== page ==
Except for our treatment of Tephroseris balbisiana, T. coincyi and T. elodes as one species, i.e. T. balbisiana, the species we recognize here do not differ from those recognized in major European treatments (Chater & Walters 1976; Meusel & Jäger 1992; Greuter 2006+). We hope, however, that our discussion and comparison of characters, our identification key, which also uses geographical distribution and ecology, and particularly our illustrations of specimens and leaves will be of more assistance in species identification than any existing key. Although Jäger (2011) hypothesized (for T. integrifolia subsp. vindelicorum Krach) that long isolation had resulted in ecologically and morphologically differentiated populations, which then have often been recognized as distinct taxa (a plausible hypothesis considering the rather scattered distribution of essentially all species), no support for this could be found in population genetic analyses of T. integrifolia (Isaakson 2009; Meindl 2011) and T. helenitis (Pflugbeil 2012).
The molecular dating analysis of Tephroseris by Skokanová & al. (2019) and us places diversification of the genus well in the Quaternary, confirming the long-held view that Tephroseris in Europe is best interpreted as a glacial relic (T. integrifolia: Engler 1879; Böcher & al. 1946; Pigott & Walters 1954; T. palustris: Engler 1879; T. helenitis: Pflugbeil 2012). We believe that the weak morphological differentiation among the species has mainly two explanations. First, the species are of very young age and have had little time for differentiation. Second, the climatic oscillations of the Quaternary have led to substantial changes in geographical distribution resulting in between-lineage contact and genetic exchange (Anderson 1948; Anderson & Stebbins 1954; Hewitt 2011), which may have repeatedly blurred boundaries among diverging entities. Both these factors, as incomplete lineage sorting in a geologically young lineage and/or as admixture among lineages, would explain sharing of ribotypes between species and ribotype polymorphisms within species as reported by Skokanová & al. (2019).
Key to the species and subspecies of Tephroseris in Europe outside Russia
1. Plants annual, axis conspicuously hollow with an often bulbous base, leaves often pinnatifid, capitula mostly in panicles, nodding after anthesis, pappus much elongated after anthesis, plants with very dense indumentum of very long hairs above; plants from wet or drying open ground (Fig. 3, 4D, E) 1. T. palustris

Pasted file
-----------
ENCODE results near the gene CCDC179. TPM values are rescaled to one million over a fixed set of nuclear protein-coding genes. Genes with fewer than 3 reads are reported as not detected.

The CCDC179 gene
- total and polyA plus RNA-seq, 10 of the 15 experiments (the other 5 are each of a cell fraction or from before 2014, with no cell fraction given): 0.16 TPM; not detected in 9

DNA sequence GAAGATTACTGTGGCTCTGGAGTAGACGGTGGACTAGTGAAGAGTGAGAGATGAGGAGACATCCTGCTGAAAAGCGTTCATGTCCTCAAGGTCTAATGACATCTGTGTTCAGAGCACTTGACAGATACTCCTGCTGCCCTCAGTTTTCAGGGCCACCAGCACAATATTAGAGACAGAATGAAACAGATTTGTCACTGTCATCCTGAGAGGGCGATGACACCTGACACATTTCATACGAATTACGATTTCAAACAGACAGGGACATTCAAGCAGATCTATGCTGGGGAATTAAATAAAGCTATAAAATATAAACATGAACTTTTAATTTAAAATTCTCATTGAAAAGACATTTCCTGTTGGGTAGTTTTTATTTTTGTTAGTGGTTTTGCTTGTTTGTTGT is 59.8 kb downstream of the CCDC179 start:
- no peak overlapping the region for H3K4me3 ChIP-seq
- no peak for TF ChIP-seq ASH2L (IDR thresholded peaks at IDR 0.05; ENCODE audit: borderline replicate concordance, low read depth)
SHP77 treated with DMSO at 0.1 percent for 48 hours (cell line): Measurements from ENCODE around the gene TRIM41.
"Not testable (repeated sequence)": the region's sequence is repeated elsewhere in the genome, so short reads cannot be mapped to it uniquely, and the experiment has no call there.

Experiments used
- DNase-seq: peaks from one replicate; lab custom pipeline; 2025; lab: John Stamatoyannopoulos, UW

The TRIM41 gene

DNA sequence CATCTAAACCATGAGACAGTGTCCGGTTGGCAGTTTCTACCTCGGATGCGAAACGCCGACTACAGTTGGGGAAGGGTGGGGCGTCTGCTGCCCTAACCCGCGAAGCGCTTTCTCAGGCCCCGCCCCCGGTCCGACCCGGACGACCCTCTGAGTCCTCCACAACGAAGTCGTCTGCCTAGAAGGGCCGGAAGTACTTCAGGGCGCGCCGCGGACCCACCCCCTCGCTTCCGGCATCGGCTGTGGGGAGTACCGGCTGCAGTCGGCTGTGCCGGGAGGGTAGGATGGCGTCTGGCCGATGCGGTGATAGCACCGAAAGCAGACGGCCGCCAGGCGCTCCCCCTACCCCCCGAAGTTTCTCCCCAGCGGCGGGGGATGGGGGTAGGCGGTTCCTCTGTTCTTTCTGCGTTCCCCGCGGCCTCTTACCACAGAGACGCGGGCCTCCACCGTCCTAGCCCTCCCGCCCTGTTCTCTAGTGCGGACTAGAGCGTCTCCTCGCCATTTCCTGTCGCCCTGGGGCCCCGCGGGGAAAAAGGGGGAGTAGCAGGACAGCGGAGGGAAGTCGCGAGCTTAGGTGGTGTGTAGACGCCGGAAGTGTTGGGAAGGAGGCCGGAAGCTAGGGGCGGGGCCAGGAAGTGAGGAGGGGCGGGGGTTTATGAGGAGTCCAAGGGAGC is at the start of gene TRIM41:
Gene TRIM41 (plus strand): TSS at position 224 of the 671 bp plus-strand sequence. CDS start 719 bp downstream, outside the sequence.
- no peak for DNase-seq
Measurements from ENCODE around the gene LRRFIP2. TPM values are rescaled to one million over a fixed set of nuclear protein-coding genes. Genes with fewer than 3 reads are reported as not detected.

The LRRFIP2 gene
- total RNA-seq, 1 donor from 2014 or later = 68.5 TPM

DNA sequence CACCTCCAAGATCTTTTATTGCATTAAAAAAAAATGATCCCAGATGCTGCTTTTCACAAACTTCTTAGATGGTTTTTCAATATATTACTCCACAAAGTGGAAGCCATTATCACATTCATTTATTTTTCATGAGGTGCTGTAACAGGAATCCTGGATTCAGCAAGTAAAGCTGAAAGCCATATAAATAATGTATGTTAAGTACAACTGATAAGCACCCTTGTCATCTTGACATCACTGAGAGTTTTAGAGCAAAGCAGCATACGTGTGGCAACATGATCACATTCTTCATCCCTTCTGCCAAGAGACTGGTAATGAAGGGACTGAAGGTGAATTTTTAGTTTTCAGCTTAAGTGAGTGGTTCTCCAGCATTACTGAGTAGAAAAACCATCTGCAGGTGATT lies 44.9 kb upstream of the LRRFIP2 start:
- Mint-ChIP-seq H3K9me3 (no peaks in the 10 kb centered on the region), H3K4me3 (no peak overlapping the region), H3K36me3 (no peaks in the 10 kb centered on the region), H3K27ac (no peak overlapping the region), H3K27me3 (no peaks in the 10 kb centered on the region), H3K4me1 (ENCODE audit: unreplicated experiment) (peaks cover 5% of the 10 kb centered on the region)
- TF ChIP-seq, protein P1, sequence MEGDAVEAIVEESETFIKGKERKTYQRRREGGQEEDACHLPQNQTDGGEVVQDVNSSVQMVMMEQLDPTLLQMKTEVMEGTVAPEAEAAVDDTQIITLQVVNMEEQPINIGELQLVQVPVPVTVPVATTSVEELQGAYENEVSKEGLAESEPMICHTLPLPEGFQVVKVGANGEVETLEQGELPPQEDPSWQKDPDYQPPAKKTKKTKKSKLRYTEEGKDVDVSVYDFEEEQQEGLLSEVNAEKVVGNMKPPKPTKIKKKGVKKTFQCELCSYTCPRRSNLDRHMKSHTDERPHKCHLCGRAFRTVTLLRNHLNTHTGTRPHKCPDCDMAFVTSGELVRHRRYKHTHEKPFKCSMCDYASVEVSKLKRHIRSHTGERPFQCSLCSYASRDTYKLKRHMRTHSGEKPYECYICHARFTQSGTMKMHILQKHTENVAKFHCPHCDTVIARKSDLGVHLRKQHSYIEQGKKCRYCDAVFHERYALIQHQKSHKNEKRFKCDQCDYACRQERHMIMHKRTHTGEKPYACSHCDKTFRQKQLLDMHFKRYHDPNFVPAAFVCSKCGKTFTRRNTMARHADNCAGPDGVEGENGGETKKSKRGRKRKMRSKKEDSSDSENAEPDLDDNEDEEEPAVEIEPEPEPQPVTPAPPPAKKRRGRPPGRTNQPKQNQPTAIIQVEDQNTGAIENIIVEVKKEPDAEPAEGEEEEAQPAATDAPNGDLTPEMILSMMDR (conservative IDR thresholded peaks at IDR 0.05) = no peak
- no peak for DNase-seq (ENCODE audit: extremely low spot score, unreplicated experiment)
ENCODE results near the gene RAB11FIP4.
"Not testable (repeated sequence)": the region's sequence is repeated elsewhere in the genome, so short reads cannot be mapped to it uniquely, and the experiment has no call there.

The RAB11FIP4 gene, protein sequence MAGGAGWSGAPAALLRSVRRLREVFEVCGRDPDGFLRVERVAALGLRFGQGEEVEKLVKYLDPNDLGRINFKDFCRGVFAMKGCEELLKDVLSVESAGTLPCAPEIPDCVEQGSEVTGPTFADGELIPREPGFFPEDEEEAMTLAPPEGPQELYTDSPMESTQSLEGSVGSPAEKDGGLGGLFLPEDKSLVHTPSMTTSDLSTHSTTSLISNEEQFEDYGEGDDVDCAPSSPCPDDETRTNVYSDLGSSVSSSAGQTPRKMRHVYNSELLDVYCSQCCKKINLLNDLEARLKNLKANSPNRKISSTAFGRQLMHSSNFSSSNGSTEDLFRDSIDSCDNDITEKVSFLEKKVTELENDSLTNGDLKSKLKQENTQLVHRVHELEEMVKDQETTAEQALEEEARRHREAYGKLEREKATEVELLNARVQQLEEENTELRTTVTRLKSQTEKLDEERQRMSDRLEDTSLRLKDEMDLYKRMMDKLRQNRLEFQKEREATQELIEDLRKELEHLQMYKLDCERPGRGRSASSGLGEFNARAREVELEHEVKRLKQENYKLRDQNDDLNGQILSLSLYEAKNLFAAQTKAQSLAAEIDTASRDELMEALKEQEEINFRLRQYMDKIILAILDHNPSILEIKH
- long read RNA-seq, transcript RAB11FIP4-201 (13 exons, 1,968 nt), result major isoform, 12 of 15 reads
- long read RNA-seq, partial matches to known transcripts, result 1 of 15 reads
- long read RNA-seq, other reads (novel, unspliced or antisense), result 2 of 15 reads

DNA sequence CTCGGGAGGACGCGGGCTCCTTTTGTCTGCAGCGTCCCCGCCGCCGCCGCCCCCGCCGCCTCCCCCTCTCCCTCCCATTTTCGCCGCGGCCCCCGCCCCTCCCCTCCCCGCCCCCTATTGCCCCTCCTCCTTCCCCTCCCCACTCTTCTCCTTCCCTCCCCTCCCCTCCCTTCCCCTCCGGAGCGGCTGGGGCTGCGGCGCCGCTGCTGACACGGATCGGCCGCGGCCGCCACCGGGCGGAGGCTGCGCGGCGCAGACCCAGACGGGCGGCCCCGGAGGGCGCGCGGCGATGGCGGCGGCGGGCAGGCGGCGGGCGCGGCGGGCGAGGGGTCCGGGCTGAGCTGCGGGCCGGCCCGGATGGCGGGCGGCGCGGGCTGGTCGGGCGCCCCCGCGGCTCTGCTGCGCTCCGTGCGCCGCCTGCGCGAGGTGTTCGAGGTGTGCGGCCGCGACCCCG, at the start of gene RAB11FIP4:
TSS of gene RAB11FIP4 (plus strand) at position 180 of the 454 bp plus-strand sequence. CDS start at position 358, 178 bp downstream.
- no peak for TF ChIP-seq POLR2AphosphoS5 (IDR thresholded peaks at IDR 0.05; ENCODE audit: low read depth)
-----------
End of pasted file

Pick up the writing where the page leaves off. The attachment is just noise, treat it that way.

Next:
– Plants perennial, leaves entire to coarsely dentate-serrate, capitula in pseudoumbels, very rarely solitary 2
2. Lower leaves mostly 25–45 cm long, long petiolate, petiole often up to twice as long as blade; plants from wet places in S Spain (Sierra Nevada), C Spain (Sanabria, Sierra de Villafranca, Sierra de Gredos) or Maritime Alps (Fig. 4A–C, 16) 3. T. balbisiana
– Lower leaves mostly shorter; plants from elsewhere 3
3. Blade of lower leaves mostly with more or less cordate base, sometimes almost hastate, mature leaves mostly glabrous, lower leaf surface distinctly lighter than upper surface, with dark network of veins; plants from wet places in C and E Europe (Fig. 19, 20) 5. T. crispa
– Blade of lower leaves mostly not with distinctly cordate or hastate base, mostly with more or less dense arachnoid or floccose indumentum 4
4. Plants locally endemic in Wales (Anglesey), Austria (Steinstückl near Redlschlag/Burgenland) or Norway (Finnmark) 5
– Plants from elsewhere 7
5. Plants from Wales (Anglesey; Fig. 11, 12C, D) 2d. T. integrifolia subsp. maritima
– Plants not from Wales 6
6. Plants from Austria (Steinstückl near Redlschlag/Burgenland), on serpentine (Fig. 12A, B, 13) 2e. T. integrifolia subsp. serpentini